The new trend is to strictly embrace evidence-based medicine (EBM) with the perception that the patients will do better and one can avoid legal consequences. In chart reviews, EBM looks easy: diagnosis A means use drug B and C.
Late David Sackett, MD, a pioneer in EBM, reveals the challenge: Evidence-based medicine is the conscientious explicit and judicious use of current best evidence in making decisions about the care of individual patients.
But in practice we do not treat patients but an individual patient.
Anyone with internet access can look up the guidelines or the results of a randomized controlled trial, but the challenge comes when deciding whether or not the patient in front of you is similar to those enrolled in the clinical trials underpinning the evidence.
Let’s take the example of the best blood pressure goal for a patient with multiple risk factors, hypertension and diabetes: Strict application of the evidence will be in ACCORD-BP trial, which showed that a systolic blood pressure target of 120 mm Hg, compared with a target below 140 mm Hg, did not reduce the rate of the composite outcome of fatal and nonfatal major cardiovascular events. And patients who received intensive treatment had more adverse effects. Evidence, therefore, points to the higher target.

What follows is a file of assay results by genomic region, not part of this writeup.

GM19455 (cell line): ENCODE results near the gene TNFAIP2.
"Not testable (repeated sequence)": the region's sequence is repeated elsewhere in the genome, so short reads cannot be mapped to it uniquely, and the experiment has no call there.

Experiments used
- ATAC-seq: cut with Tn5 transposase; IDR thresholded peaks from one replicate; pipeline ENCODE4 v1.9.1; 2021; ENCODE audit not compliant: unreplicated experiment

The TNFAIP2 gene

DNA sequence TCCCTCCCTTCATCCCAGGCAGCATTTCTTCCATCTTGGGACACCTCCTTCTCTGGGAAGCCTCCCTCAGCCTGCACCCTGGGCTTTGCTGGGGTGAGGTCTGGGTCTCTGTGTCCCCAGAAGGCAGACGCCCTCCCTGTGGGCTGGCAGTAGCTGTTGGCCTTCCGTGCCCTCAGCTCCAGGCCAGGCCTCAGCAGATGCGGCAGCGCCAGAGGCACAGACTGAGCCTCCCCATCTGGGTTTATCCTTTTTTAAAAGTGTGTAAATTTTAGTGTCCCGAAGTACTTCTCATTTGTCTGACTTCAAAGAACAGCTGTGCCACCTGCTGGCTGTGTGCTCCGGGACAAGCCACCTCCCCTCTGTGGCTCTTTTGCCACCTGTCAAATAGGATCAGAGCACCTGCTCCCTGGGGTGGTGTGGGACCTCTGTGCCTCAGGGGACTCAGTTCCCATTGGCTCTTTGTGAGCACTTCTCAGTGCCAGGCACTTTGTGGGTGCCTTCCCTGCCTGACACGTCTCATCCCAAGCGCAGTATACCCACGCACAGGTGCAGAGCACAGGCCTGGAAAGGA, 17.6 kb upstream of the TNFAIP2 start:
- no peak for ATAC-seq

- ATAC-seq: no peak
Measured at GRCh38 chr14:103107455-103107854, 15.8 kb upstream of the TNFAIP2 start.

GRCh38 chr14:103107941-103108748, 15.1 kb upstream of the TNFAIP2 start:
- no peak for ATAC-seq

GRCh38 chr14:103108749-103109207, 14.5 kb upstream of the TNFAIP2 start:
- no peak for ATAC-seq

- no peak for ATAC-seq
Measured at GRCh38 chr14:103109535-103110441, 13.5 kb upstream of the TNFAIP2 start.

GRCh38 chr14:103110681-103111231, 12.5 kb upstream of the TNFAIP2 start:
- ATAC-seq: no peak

But there is also the SPRINT trial, which showed that treatment to a lower BP goal resulted in serious reductions in cardiac events. But SPRINT excluded patients with diabetes
Is my patient closer to SPRINT or ACCORD? A trials inclusion/exclusion criteria and the actual characteristics of enrolled patients may often differ greatly. The patient in the clinic might technically meet a trials inclusion criteria but be poorly represented by the actual baseline characteristics of the patients enrolled in the study. Or, the patient might have a single exclusion criterion (e.g., diabetes) but resemble the trial population in many other ways.
My answer to this would be to treat the individual patient based on my experience of clinical practice.
When deciding on the line of management, I would take into consideration the social determinants of health, my past experience and not treat my patient as per the findings of any trial.
WHO has defined health has as “not just the absence of disease, but a state of complete physical, mental and social well-being”. This clearly indicates that the conditions we live in and work also affect our health.
So, it is not enough to address just the immediate presenting complaint, it is also important to treat the person as a whole in context of his/her social circumstances. Treatment has to be tailored to each individual patient taking into consideration their individual characteristics, culture, personal preferences, expectations etc.
Also many times I will use the harm reduction approach and keep the BP control on the higher side just to reduce the harm.